Black and mulatto officers and soldiers who had joined the French after Toussaint Louverture’s surrender defected, and took to the mountains, where they rejoined the rebellion. Leclerc blamed the expedition’s failure on Napoleon’s premature restoration of slavery, but he did not get to witness the expedition’s ultimate collapse: he died in November of 1802 in a yellow fever epidemic, which also killed many of his troops.

Leclerc was succeeded by a general Rochambeau – son of the Count Rochambeau who commanded the French expedition that fought alongside the Americans during the American Revolution. Rochambeau adopted brutal tactics that further alienated the black masses, and helped unify the rebel forces, now commanded by Jean-Jacques Dessalines.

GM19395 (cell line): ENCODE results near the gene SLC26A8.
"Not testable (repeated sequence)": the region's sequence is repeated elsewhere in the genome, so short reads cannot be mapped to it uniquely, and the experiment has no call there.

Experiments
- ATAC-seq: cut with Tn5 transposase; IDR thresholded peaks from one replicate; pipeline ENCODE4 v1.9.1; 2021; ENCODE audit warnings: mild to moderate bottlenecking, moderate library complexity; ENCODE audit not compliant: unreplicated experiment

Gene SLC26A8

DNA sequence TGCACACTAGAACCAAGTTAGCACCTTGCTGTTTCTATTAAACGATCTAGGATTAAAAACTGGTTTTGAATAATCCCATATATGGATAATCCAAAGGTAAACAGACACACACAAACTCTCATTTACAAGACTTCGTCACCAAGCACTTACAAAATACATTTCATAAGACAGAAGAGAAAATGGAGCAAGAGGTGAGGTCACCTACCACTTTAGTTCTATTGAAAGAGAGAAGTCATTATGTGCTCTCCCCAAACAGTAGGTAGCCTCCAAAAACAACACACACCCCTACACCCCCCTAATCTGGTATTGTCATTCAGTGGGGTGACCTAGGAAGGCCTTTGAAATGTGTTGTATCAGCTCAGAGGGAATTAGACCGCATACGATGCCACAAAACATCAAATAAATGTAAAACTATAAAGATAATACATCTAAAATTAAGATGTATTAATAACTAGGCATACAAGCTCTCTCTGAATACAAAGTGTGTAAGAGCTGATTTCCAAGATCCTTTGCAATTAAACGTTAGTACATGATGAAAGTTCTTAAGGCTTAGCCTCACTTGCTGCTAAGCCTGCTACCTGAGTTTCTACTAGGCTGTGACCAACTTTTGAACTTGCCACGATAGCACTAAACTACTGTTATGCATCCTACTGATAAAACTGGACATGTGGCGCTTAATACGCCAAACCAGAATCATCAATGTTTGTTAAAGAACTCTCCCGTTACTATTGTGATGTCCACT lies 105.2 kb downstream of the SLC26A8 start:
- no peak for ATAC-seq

Dessalines led his men to a series of victories over the French, culminating in the last major battle of the Haitian Revolution, the Battle of Vertieres, November 18th, 1803. After maneuvering Rochambeau and forcing him to retreat with his French forces to the fort of Vertieres in northern Haiti, Dessalines led his men in a successful attack and forced Rochambeau’s surrender. By December 4th, 1803, the last French forces in Haiti had surrendered their territory to Dessalines’ forces. Of the more than 31,000 who had sailed to Haiti as part of the French expedition, fewer than 8000 had survived to sail back home.

On January 1st, 1804, the former French colony of Saint-Domingue was declared independent, and renamed Haiti – an indigenous word of the Taino people who inhabited the Caribbean when Christopher Columbus arrived. Dessalines made himself Governor General for life, a position he held until September of 1804, when his generals proclaimed him Emperor of Haiti. He was crowned as Emperor Jacques I, and held that position until he was assassinated in 1806.